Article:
The district court denied the motions for summary judgment. The court ruled that collateral estoppel did not apply, because Bowden now sought to challenge the “integrity” of the evidence presented at the preliminary cause hearing. After noting that Martin's affidavit asserted probable cause to arrest Bowden even though Martin did not believe that probable cause existed, the court denied summary judgment because there was “a genuine issue of material fact regarding the existence of probable cause.” The court ruled that Martin was not entitled to qualified immunity because “the qualified immunity inquiry is identical to the probable cause question.” The district court did not specifically address the qualified immunity of the other defendants, but denied their motion for summary judgment on that issue as well. All of the officials appeal the district court's denial of qualified immunity, and all but Martin appeal the court's ruling on collateral estoppel.


Bowden first challenges our jurisdiction over this appeal. We have jurisdiction over interlocutory appeals of orders denying qualified immunity if the appeal seeks review of a purely legal issue. Johnson, 515 U.S. at 313. We do not have jurisdiction to review “which facts a party may, or may not, be able to prove at trial.” Id. In this case, the defendants contend that when the facts are viewed in the light most favorable to Bowden, they did not violate Bowden's clearly established rights under the Fourth Amendment. This is a purely legal issue over which we have jurisdiction. Id.; Sherbrooke v. City of Pelican Rapids, 513 F.3d 809, 813 (8th Cir.2008). We review de novo the district court's decision on qualified immunity, viewing the evidence in the light most favorable to Bowden. Doe v. Flaherty, 623 F.3d 577, 583 (8th Cir.2010).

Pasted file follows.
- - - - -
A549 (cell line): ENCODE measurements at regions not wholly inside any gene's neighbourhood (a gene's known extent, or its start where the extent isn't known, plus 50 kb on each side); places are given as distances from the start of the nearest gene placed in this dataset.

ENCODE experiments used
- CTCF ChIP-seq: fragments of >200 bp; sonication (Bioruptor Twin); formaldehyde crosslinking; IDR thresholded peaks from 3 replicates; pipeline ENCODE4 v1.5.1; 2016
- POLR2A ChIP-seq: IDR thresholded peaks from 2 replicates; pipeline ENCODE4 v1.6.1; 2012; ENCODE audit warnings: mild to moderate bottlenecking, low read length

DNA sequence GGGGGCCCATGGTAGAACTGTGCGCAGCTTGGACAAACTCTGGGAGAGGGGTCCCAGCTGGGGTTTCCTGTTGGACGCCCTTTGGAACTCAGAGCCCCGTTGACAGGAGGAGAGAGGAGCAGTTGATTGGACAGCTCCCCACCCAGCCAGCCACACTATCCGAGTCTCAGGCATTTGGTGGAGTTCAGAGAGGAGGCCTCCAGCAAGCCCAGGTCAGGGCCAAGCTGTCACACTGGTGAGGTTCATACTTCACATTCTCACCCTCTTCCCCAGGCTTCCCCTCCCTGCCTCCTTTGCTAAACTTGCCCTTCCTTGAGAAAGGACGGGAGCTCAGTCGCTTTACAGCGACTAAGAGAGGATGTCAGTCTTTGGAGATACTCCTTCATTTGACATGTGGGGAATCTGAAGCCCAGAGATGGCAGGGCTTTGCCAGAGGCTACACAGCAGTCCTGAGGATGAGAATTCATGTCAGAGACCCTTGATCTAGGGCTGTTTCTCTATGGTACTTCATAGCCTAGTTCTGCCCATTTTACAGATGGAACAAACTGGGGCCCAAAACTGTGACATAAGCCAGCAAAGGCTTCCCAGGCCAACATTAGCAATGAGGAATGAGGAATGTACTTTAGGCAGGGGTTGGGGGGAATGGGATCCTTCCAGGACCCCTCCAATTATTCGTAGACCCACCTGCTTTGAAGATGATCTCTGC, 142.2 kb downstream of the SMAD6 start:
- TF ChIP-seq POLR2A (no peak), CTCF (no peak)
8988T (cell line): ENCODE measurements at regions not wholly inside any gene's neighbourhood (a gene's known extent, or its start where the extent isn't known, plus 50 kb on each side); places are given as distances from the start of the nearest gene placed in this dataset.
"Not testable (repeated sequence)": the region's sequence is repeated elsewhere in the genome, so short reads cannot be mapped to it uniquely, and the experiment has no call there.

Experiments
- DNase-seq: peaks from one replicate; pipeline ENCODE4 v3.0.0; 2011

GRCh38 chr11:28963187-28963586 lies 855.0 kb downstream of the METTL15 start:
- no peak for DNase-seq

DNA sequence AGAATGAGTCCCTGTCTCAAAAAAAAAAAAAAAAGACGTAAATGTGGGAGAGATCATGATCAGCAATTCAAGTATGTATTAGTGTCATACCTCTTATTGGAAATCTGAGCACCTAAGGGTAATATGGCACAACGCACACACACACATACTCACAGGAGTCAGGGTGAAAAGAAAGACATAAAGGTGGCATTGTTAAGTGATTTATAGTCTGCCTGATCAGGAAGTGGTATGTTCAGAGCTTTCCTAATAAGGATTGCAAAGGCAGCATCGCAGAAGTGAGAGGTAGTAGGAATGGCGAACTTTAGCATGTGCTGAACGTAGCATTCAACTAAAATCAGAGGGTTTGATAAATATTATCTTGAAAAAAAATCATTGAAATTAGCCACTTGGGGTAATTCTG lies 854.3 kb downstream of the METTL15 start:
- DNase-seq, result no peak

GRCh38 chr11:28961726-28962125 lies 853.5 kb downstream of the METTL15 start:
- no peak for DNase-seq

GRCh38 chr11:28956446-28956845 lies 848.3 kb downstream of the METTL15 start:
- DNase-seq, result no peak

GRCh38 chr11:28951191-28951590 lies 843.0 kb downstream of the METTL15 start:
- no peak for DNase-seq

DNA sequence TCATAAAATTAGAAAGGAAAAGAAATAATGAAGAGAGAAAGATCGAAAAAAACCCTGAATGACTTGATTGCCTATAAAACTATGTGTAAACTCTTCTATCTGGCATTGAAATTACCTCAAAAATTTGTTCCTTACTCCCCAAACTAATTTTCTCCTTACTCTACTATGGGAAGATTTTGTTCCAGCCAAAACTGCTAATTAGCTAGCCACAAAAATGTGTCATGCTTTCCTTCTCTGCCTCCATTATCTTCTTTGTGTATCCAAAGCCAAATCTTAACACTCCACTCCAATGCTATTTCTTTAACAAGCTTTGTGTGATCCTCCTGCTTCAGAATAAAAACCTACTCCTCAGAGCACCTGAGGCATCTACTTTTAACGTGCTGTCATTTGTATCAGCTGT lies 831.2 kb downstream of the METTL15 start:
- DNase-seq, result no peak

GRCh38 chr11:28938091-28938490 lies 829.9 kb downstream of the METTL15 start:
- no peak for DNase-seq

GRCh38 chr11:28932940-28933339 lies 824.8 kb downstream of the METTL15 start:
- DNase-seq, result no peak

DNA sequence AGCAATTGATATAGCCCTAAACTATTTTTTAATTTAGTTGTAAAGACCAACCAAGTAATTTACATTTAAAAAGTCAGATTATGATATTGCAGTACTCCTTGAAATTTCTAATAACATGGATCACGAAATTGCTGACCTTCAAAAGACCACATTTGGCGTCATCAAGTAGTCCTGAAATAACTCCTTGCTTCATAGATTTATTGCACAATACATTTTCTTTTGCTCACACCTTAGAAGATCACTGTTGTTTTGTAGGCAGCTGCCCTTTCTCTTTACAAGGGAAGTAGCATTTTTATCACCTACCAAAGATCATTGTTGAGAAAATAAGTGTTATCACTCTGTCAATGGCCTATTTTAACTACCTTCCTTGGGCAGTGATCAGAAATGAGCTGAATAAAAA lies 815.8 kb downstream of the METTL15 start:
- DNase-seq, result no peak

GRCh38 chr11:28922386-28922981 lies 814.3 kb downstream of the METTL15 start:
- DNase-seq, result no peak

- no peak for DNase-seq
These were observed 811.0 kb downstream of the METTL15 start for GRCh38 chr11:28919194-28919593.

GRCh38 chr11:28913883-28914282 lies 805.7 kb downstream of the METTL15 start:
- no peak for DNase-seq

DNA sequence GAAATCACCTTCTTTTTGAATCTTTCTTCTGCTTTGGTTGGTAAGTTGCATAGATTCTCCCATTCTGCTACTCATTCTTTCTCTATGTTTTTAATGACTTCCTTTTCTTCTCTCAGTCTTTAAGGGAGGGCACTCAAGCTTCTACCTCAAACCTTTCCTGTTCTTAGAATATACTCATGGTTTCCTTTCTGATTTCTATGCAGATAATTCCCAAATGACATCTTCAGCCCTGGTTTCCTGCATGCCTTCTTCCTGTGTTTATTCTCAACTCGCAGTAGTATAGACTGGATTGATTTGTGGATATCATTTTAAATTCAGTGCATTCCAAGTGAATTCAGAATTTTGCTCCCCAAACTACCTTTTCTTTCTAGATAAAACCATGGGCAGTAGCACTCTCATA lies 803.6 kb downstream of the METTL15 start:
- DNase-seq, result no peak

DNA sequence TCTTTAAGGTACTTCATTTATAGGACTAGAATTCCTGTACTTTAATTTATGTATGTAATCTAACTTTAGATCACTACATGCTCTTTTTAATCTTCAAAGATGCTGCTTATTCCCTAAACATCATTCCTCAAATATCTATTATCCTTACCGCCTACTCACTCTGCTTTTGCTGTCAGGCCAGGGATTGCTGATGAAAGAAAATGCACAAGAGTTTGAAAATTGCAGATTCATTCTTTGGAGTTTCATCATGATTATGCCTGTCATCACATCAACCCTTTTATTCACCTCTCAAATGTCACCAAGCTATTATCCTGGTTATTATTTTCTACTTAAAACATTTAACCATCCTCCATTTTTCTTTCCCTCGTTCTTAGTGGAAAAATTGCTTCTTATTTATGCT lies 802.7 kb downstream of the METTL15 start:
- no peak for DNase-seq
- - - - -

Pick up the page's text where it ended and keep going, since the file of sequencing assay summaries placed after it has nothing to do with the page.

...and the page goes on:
Public officials are immune from suit if “their conduct does not violate clearly established statutory or constitutional rights of which a reasonable person would have known.” Harlow v. Fitzgerald, 457 U.S. 800, 818 (1982). A plaintiff seeking damages under 42 U.S.C. § 1983 must show first that the defendant's conduct violated a constitutional right and, second, that the right was clearly established. Pearson v. Callahan, 555 U.S. 223, 232 (2009). In this case, we elect to consider the questions in that order.

Bowden first argues that Martin violated his rights under the Fourth Amendment by averring that he “ha[d] probable cause to believe” that Bowden committed an offense when Martin did not actually believe that there was probable cause. Whether probable cause existed, however, is an objective question of law. Martin's subjective belief is irrelevant to whether his affidavit included sufficient facts to establish probable cause. Indeed, we have upheld the lawfulness of an arrest based on probable cause even where the arresting officers testified that they believed probable cause was lacking. Warren v. City of Lincoln, Neb., 864 F.2d 1436, 1439–41 (8th Cir.1989). Martin's averment that he “ha[d] probable cause to believe” that Bowden committed an offense was thus not a false statement, because the assertion set forth a legal conclusion not a statement of historical fact.